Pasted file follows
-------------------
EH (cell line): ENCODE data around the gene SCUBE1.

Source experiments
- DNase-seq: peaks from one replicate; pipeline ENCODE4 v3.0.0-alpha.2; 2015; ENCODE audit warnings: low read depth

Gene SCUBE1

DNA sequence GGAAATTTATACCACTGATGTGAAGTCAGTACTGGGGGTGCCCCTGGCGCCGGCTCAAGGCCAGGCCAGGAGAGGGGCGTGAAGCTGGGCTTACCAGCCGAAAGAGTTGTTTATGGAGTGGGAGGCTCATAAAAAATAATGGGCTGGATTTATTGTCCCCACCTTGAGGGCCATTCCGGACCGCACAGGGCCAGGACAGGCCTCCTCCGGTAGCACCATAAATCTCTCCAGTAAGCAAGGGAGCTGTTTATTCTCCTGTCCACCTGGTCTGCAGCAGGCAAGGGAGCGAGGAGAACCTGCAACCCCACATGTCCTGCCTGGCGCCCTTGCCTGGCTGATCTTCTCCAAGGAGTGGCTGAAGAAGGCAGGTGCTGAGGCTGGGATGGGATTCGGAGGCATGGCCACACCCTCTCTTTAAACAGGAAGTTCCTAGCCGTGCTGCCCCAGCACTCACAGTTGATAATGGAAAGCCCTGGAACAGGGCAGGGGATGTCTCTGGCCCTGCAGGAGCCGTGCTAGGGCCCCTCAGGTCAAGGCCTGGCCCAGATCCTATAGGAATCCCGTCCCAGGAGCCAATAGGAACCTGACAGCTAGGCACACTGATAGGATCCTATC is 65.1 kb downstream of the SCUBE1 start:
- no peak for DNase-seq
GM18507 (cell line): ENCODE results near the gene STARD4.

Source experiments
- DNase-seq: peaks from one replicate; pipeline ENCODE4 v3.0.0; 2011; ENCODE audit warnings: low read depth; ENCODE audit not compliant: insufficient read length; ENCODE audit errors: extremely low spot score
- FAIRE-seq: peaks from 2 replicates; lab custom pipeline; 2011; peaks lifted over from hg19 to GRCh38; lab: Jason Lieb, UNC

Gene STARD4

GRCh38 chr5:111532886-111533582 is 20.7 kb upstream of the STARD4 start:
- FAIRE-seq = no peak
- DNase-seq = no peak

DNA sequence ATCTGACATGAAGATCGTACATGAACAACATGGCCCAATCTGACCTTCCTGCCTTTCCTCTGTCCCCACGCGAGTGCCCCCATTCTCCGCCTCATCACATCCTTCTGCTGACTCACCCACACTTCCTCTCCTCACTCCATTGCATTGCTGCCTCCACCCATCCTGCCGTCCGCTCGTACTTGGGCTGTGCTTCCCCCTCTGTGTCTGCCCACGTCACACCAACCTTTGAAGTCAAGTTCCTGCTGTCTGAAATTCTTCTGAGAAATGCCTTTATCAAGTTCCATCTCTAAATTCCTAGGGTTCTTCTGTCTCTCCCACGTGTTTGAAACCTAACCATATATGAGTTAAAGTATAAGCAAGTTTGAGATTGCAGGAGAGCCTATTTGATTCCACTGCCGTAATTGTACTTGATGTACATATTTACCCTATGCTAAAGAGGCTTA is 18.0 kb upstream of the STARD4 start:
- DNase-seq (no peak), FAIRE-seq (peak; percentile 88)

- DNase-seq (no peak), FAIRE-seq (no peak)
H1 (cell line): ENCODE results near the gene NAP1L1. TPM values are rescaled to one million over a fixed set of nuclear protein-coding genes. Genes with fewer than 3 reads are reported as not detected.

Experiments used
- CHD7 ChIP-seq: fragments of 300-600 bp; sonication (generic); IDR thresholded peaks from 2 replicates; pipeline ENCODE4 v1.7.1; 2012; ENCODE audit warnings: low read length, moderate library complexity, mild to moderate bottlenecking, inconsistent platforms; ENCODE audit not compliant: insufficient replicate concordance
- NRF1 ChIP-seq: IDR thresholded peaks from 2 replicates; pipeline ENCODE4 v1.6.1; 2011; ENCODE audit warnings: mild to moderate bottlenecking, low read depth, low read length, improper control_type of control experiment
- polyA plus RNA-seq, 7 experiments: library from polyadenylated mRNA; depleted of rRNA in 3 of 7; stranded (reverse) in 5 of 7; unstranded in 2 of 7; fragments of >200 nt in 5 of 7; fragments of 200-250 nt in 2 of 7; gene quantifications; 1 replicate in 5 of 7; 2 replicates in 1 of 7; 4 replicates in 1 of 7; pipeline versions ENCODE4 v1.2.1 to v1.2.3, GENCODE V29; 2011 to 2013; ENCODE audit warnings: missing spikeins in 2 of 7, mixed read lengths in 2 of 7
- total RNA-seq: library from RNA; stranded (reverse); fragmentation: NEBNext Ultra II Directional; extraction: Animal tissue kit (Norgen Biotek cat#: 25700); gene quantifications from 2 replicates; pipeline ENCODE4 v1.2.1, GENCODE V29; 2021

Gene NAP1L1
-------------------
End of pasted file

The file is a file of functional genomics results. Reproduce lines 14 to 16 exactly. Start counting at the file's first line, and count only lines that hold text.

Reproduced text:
- DNase-seq = no peak

DNA sequence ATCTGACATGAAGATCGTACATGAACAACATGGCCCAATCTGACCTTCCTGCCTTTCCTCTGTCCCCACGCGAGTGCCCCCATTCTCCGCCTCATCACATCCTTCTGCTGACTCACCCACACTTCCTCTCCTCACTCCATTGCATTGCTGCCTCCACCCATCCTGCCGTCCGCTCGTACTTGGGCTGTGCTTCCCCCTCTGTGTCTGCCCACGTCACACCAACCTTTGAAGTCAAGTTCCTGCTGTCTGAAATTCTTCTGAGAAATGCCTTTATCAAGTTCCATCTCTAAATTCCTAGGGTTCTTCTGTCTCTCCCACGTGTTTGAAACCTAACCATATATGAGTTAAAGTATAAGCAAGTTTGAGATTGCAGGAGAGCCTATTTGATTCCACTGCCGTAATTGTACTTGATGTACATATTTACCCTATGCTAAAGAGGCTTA is 18.0 kb upstream of the STARD4 start:
- DNase-seq (no peak), FAIRE-seq (peak; percentile 88)